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Member of Wyoming GOP Charged With Reckless Endangerment in Hunting Incident

hunter wyomingA GOP committeewoman has been charged with reckless endangerment after a Nov. 30 incident in northwestern Wyoming; (photo/Shutterstock)
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Residents of a Wyoming ranch said they were nearly struck by stray bullets from hunters. That led to charges of ‘unsafe hunting’ against a GOP candidate.

If you’ve never heard the sound of a bullet whizzing by your head, Cory Williams describes it as a “crack” — almost like someone snapping their fingers.

It’s the sound he heard during the morning of Nov. 30 while working on Trout Creek Ranch in northwestern Wyoming.

First, he heard shots from nearby hunting, a common activity in those parts. Then the first crack sounded, and Williams, the ranch’s manager, immediately ducked behind a truck for cover. That’s when Williams’ wife came across the porch, and they heard it again.

“My wife was like ‘What the heck was that?’ and I was like ‘That was a bullet; you need to get down right now,'” Williams said in an interview Wednesday.

No one at the ranch suffered any injuries from the incident. However, after investigating a group of hunters in a nearby property, the Park County Sheriff’s Office has pressed charges against local GOP committeewoman Nina Webber.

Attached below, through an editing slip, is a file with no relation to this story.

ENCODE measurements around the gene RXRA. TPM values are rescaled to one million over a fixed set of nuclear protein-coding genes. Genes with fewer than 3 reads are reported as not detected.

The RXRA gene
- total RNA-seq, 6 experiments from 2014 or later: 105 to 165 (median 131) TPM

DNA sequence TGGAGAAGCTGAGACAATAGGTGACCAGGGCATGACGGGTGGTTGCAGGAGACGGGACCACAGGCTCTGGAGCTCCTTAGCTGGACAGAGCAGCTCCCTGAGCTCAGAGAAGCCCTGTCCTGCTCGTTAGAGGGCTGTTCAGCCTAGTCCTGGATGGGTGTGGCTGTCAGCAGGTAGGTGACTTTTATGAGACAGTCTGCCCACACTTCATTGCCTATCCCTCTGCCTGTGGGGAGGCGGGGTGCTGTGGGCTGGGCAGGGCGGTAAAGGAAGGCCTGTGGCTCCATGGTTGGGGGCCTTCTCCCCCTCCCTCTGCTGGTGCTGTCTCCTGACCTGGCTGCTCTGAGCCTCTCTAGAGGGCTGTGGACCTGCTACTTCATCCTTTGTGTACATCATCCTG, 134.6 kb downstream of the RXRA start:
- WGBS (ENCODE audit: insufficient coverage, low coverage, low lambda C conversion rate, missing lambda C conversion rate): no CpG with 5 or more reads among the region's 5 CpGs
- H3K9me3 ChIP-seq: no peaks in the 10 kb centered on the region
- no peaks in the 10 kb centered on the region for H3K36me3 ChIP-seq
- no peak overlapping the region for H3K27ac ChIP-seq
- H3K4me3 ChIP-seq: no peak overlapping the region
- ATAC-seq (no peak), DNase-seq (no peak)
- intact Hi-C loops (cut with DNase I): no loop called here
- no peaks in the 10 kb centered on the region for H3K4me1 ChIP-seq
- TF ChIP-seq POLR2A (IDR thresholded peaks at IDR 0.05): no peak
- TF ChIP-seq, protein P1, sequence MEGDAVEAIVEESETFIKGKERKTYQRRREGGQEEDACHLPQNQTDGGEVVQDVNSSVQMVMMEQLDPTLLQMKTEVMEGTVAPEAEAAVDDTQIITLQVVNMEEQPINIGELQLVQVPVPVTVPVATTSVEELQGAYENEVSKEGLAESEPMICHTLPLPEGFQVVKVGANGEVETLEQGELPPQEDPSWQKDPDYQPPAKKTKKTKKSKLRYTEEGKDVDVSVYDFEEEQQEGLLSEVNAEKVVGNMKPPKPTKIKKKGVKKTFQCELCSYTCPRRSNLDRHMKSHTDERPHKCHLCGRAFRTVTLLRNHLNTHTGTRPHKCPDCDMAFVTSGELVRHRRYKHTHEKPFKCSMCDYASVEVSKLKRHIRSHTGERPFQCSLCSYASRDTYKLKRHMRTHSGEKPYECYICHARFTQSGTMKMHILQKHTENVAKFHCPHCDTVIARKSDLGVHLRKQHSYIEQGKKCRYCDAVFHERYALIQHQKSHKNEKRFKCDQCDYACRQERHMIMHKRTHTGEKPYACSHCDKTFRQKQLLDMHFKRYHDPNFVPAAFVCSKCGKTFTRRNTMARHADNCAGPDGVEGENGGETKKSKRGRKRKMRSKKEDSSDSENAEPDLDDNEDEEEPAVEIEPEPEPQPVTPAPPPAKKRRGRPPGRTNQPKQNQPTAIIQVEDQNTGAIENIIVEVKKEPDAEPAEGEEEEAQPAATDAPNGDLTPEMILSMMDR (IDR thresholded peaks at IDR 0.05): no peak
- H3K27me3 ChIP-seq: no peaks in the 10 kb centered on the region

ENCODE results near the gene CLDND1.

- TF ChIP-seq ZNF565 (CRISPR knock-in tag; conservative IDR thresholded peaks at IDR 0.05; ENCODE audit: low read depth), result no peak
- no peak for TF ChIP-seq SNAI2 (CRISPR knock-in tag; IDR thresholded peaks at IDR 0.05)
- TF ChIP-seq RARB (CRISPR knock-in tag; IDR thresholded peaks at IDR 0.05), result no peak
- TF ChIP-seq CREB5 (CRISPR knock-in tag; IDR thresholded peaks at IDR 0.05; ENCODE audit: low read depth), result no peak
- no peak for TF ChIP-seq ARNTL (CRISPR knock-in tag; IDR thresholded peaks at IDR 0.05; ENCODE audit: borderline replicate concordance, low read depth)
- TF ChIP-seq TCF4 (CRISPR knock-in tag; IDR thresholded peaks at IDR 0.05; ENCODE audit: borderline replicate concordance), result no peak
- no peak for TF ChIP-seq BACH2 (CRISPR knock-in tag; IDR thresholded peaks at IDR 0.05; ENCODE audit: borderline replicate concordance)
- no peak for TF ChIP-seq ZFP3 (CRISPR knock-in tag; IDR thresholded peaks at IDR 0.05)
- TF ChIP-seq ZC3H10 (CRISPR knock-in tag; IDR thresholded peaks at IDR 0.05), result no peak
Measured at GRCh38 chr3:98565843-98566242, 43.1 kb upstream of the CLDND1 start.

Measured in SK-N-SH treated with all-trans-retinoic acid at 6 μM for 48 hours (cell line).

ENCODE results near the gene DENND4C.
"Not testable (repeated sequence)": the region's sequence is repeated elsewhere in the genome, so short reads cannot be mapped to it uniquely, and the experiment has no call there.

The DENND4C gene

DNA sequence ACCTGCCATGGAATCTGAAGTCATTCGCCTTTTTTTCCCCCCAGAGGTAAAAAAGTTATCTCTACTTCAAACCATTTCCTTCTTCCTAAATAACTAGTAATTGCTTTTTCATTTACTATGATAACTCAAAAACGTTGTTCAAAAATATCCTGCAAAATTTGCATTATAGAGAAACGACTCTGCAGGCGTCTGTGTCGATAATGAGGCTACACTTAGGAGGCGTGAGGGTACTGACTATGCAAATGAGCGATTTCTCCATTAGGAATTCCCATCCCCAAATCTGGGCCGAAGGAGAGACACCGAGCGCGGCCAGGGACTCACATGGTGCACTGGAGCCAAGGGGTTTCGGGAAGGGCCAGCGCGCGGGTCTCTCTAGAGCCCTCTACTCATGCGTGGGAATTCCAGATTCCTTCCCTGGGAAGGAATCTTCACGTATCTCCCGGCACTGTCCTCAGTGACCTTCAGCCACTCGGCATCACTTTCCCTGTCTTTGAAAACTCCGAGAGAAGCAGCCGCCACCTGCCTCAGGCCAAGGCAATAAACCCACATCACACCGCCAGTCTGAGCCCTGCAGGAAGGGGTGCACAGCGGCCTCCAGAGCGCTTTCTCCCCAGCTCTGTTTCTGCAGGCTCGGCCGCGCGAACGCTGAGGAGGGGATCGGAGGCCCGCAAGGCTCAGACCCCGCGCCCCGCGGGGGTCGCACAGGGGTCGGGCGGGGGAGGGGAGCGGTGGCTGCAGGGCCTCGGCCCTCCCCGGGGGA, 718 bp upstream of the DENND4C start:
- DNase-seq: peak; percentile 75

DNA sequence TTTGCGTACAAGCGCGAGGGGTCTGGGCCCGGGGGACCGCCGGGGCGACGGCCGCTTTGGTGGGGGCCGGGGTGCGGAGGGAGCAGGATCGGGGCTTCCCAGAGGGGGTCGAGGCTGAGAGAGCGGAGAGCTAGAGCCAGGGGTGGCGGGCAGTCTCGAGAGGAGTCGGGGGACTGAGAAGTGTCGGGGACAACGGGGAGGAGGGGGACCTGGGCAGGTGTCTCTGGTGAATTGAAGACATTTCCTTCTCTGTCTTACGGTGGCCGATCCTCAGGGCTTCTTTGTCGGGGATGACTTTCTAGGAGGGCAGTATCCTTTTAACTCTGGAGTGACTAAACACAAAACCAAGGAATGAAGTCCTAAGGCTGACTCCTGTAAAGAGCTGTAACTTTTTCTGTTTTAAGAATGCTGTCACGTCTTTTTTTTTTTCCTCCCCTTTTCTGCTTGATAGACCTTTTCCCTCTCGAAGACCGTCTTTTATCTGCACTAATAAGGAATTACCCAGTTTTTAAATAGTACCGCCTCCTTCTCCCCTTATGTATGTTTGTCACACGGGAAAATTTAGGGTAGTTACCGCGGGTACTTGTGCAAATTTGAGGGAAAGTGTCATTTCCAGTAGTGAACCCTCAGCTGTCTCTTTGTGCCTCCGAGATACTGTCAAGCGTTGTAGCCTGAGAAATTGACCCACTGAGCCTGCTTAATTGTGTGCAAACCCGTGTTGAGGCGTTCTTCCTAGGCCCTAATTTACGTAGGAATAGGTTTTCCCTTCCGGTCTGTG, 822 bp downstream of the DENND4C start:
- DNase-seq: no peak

Sheriff’s Office Presses Charges

Webber has been a fixture in the Wyoming Republican Party for several years.

She continues to serve as the Wyoming Republican National Committeewoman and was a two-time candidate for House District 24.

She’s also now been charged with reckless endangerment stemming from the incident on Nov. 30, according to The Powell Tribune. According to the local paper, the sheriff’s office did not press charges against any other member of the hunting party.

Park County Sheriff Scott Steward told the Tribune a deputy investigated the incident. He said the deputy determined Webber was the only hunter in a position to take the shots that threatened Williams and his wife. In a press release, the sheriff’s office described the incident as “unsafe hunting.”

Webber plans to fight the charges, The Powell Tribune reported.

“I have retained an attorney, and we will be fighting these allegations,” she said in an interview with the paper.

Webber narrowly lost an election this year for District 24 of the Wyoming State Legislature. It’s the second time she’s tried and failed to win the office. On her campaign website, it is noted that she’s endorsed by the Gun Owners of America and received an “A” rating from the NRA.

As for the Nov. 30 incident, Williams and his wife weren’t the only ones to dodge whizzing bullets. Another ranch employee was feeding horses when she crouched down to avoid being struck, he said.

In 12 years of working at the ranch, which frequently sees nearby hunters, Williams said nothing like this has ever happened.

“We’ve had irrigation equipment struck by bullets, but never near people or buildings that I know of,” he said.

Reckless endangerment carries a maximum penalty of imprisonment for up to one year.

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